How to Fix Hardwood Floor Problems: Cupping, Crowning, Chatter, and More

cupped hardwood floors

Knowing how to quickly identify and efficiently fix common problems with hardwood floors is an important skill to have, especially if you are a hardwood floor contractor.

Here are some of the most common problems that occur while installing hardwood floors––including cupping, crowning, and squeaky floors––and instructions on how to fix them.

How to Fix Cupped Hardwood Floors

Cupping means that the wood that is raised on the edges of each individual floor board. The center of the board dips below the edges. This makes the wood appear to be in a “U” shape. (See the picture at the top of this post for an example of a cupped floor.)

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Typically, cupping is a problem that stems from excessive moisture. Anything from pipe leaks to a still-wet concrete slab to improper HVAC usage can cause cupping. Wood is hygroscopic, meaning that it absorbs and releases moisture. When one side of the floor is exposed to excessive moisture, that side will expand, causing the whole board to warp away from that side. The sides of the boards curl up, resulting in the characteristic “U” shape of a cupped floor.

Sometimes, cupping is a result of normal humidity shifts that occur due to changing seasons, and will correct itself naturally as the seasons change. However, if the cupping is due to an underlying moisture problem, the floors will stay in this position until that problem is corrected.

To fix the issue of cupping the first and most crucial step is to assess the moisture problems. Take the necessary steps to stop or correct the source of the moisture problem. Certain issues that can cause cupping include wet mopping the floor, plumbing leaks, a damp subfloor, and the environment fluctuating outside of a range of relative humidity (RH) that is acceptable for the floor.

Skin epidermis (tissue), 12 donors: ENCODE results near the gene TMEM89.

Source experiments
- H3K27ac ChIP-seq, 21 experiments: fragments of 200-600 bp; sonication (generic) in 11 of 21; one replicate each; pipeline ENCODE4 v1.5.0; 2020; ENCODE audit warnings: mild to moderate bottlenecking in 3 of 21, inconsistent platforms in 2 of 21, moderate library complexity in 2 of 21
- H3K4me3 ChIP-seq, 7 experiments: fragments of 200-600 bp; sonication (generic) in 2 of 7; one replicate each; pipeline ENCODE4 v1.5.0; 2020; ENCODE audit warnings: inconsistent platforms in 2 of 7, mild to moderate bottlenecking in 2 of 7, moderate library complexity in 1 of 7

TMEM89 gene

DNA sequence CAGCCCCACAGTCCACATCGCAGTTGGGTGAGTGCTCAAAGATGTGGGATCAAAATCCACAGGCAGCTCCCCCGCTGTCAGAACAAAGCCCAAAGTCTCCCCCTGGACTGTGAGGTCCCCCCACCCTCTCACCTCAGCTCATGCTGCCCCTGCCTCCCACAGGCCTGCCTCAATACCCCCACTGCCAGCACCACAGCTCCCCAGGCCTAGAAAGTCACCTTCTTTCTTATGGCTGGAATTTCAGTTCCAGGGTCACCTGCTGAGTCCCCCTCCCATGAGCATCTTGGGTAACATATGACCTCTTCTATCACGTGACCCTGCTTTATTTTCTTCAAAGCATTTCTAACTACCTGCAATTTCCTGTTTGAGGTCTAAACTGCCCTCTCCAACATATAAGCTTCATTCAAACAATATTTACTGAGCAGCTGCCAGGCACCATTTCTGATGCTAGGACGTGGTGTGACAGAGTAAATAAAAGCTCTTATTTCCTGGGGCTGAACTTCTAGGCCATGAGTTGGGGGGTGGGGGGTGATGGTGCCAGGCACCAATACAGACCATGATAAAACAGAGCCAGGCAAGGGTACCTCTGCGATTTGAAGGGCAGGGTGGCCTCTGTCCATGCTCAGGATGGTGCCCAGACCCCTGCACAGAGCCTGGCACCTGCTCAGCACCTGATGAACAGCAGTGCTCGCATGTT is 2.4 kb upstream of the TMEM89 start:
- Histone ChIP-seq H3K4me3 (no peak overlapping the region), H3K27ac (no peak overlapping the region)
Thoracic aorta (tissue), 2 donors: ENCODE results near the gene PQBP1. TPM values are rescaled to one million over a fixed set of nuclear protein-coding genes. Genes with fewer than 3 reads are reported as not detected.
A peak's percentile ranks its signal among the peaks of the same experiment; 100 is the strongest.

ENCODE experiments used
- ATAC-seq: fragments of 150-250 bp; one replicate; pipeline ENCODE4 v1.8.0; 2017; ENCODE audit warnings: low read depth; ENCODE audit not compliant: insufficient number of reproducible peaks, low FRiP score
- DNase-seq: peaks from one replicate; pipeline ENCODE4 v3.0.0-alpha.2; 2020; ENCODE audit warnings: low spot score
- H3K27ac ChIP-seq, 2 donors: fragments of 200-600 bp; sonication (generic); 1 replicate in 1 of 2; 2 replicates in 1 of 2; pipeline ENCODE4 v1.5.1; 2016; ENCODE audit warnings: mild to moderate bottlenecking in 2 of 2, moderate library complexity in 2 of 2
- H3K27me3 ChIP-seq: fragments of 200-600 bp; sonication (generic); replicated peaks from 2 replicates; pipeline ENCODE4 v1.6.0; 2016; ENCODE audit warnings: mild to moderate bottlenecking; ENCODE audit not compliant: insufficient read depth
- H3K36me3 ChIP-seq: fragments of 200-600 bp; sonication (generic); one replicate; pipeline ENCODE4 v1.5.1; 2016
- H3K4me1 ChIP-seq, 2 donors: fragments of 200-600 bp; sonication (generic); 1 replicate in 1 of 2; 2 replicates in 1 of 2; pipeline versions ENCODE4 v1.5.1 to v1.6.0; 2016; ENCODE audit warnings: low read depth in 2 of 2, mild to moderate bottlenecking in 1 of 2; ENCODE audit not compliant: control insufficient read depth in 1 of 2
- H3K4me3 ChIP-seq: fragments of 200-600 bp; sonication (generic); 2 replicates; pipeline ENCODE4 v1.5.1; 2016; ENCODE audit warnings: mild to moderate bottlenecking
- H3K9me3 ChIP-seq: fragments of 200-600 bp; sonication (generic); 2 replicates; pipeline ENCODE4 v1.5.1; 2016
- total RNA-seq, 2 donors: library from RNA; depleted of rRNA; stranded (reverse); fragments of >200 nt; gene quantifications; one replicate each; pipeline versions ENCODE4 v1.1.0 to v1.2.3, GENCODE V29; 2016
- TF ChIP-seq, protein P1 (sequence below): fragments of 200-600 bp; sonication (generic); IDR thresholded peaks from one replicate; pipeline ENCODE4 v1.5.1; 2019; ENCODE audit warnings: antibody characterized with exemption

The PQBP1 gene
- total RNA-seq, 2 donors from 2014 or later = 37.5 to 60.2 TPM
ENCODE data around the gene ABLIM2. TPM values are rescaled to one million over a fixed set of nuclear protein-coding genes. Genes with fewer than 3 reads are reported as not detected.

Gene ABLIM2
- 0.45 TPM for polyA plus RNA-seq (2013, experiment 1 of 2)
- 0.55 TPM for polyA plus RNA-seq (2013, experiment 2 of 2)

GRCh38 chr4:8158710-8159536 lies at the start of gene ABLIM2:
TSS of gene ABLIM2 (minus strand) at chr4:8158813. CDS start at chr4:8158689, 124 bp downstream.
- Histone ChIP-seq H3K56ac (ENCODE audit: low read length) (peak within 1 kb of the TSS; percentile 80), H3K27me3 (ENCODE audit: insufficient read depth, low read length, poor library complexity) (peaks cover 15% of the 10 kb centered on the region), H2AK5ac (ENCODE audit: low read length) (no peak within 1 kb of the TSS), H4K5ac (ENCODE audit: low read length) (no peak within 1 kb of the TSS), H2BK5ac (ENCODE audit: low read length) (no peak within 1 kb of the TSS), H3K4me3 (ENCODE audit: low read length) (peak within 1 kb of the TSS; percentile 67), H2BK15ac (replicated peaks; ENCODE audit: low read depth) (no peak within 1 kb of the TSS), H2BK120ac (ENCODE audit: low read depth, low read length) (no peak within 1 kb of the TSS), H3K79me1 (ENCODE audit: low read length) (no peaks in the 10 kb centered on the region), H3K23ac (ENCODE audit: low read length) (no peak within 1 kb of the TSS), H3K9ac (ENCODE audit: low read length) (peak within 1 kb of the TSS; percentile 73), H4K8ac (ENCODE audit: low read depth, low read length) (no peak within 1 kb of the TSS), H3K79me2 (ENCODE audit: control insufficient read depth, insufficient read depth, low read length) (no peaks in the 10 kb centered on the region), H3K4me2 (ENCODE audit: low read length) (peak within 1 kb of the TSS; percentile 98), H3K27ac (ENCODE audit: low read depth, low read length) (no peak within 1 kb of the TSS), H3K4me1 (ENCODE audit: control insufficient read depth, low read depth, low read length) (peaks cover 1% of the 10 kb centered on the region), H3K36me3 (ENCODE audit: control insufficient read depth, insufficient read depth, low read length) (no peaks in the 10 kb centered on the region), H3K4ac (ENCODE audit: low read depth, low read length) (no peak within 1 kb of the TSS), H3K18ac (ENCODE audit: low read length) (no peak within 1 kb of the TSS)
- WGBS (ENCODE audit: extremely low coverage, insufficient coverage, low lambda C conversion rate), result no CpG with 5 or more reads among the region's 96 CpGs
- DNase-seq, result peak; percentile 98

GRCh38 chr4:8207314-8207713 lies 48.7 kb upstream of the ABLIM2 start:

Once you find the source of the moisture and correct it, verify that the floor straightens out within the next few weeks. If not, it could be permanently damage and in need of sanding and refinishing or, in some cases, board replacement. DO NOT sand a cupped floor. Sanding a hardwood floor while it is still cupped will result in a problem called “crowning.

How to Fix a Crowned Hardwood Floor

A crowned wood floor is another problem that is usually the result of a moisture issue.

Crowning is typically a problem that is a direct result of cupping. Crowning is characterized by wood that is raised in the center and dips down on the long edges of the planks.

This issue can either come from a moisture issue that is affecting the center of the planks, or from sanding a floor that was cupped and still had moisture issues. In the latter case, a cupped floor was sanded flat, but once the moisture levels return to an acceptable level, the edges of the plank were sanded down below the center.

To fix a floor with crowning, you must find and correct the issue that is causing excessive moisture, which can include leaks, wet slabs, or improper HVAC usage. If you need a crash-course on testing moisture the content of a hardwood floor, check out our guide.